FOR IMMEDIATE RELEASE
October 22nd, 2020

Contact:  Luz Maria Robles, Public Information Officer
Office:  916.405.2082 | Cell:  916.416.6337
E-mail:  [email protected]
 
 

INVASIVE MOSQUITOES CONTINUE TO BE DETECTED IN SACRAMENTO AND YOLO COUNTIES

Elk Grove, Ca. — The Sacramento-Yolo Mosquito and Vector Control District announced that detections of the invasive mosquito Aedes aegypti are ongoing in both Sacramento and Yolo counties. The very first discovery of Aedes aegypti in 2020 occurred in the city of Winters in Yolo County in mid September. Since then, they have been detected in the Arden-Arcade area in Sacramento County and the most recent detection was earlier this week near the city of Isleton. “Upon the first detection of the season, we enhanced our ongoing surveillance efforts in both counties and these resulted in additional findings of invasive mosquitoes,” said Gary Goodman, District Manager. In response to the findings, District staff have been conducting door to door inspections in affected neighborhoods looking for mosquito breeding sites and talking to residents about preventive measures around their home.

The Aedes aegypti mosquito is not native to California; it is an aggressive mosquito that prefers to bite people during the day and has the potential to transmit serious diseases. These mosquitoes are small, dark and lay eggs above water in small artificial containers such as flower pots, pet dishes, bird baths and other small containers commonly found in backyards. 

Aside from education to residents, as part of the District’s control operations response, staff have been conducting ongoing mosquito control treatments targeting immature and adult mosquitoes. These treatments, which typically occur in the early morning hours are aimed at reducing overall adult mosquito populations and killing immature mosquitoes that may be breeding in backyards before they hatch and lay more eggs. “Once these mosquitoes are established, they can be very difficult to control, especially because they can easily spread from one location to another,ā€ added Goodman. “Since mosquitoes can hatch at different intervals, treatments need to be ongoing and repeated often to ensure populations are suppressed before they can continue reproducing,” emphasized Goodman. “We hope that as temperatures get cooler we will also see a decline in the overall mosquito populations.ā€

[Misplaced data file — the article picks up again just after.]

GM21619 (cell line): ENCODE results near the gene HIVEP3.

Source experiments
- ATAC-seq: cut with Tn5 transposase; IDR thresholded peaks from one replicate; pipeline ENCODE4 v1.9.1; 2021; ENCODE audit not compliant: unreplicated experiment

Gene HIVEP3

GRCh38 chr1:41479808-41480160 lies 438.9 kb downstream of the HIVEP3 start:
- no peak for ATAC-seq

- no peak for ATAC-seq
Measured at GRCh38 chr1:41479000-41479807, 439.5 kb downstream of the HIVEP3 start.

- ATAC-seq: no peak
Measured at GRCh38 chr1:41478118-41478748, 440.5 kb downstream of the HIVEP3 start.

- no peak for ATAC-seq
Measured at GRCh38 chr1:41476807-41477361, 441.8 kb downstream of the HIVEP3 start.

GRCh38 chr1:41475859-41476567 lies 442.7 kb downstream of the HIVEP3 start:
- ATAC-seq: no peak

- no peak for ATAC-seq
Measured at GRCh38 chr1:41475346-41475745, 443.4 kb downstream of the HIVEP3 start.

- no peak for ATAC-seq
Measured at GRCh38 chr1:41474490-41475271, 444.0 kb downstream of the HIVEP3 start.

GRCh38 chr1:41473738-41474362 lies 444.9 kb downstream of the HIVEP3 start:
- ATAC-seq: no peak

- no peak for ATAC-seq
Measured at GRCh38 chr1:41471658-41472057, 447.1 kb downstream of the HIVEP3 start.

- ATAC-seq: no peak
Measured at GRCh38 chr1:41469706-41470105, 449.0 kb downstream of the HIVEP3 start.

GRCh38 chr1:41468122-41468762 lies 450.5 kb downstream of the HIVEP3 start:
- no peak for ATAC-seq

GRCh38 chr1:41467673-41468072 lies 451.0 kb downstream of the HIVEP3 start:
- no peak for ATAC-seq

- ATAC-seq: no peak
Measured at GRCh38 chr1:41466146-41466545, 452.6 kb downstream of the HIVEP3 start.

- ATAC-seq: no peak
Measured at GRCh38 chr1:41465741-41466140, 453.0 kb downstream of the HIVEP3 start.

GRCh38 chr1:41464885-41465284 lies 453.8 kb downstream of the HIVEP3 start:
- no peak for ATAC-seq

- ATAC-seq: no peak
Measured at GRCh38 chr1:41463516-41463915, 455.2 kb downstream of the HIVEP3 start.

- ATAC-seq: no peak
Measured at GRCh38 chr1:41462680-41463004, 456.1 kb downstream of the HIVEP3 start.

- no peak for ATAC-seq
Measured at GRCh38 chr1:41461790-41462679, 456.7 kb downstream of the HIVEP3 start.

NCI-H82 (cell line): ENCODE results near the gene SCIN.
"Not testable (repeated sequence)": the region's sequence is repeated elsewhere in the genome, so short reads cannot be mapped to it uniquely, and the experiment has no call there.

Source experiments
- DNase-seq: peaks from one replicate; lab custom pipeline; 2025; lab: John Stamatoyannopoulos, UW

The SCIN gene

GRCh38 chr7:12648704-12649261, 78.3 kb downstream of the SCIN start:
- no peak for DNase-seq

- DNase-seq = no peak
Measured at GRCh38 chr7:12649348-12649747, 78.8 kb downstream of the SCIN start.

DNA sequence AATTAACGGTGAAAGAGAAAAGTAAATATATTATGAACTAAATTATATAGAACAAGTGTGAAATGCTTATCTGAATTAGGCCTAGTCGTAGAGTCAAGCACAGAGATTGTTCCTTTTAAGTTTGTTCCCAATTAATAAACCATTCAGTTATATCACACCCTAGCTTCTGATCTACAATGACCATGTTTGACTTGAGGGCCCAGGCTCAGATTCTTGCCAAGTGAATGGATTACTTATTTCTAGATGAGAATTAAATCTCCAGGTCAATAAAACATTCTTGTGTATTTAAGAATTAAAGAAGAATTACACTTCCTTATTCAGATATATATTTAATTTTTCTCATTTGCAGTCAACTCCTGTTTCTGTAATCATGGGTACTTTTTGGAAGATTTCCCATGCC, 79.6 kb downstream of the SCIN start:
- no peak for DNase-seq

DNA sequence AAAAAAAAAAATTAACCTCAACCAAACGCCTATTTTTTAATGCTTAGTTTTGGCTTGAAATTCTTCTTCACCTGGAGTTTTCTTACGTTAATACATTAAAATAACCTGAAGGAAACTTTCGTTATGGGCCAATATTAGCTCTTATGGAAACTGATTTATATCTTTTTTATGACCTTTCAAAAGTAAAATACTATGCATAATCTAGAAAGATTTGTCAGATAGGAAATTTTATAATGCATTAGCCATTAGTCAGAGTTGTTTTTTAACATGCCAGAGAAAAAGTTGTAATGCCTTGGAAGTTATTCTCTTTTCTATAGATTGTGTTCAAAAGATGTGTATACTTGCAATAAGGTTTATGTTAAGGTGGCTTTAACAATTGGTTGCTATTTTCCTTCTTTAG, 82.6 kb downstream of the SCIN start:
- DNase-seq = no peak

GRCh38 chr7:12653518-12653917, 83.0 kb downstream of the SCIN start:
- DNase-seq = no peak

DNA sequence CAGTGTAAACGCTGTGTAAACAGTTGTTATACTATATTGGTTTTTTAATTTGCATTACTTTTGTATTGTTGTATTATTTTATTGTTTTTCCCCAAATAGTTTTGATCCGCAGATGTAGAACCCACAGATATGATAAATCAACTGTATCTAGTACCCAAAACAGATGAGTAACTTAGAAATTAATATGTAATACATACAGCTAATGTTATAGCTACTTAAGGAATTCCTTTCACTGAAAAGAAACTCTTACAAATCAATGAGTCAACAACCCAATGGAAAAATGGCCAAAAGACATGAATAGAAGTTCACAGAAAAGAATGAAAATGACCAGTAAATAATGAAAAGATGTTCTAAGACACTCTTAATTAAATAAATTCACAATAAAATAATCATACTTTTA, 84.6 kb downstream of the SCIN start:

To get more information on where these invasive mosquitoes have been found or to report mosquito activity visit our website at www.FIGHTtheBITE.net or call 1-800-429-1022.   

 

For additional information regarding invasive Aedes aegypti mosquitoes visit the

California Department of Public Health:   https://www.cdph.ca.gov/Programs/CID/DCDC/Pages/Aedes-aegypti-and-Aedes-albopictus-mosquitoes.aspx
 

Practice the District Dā€™s of Mosquito Prevention: 
DRAIN standing water that may produce mosquitoes. 
DAWN and DUSK are times to avoid being outdoors.   
DRESS appropriately be wearing long sleeves and pants when outside. 
DEFEND yourself by using an effective insect repellent.  Make sure to follow label directions! 
DOOR and window screens should be in good working condition.
DISTRICT personnel are also available to address any mosquito problems. Call them at 1-800-429-1022 or visit www.FIGHTtheBITE.net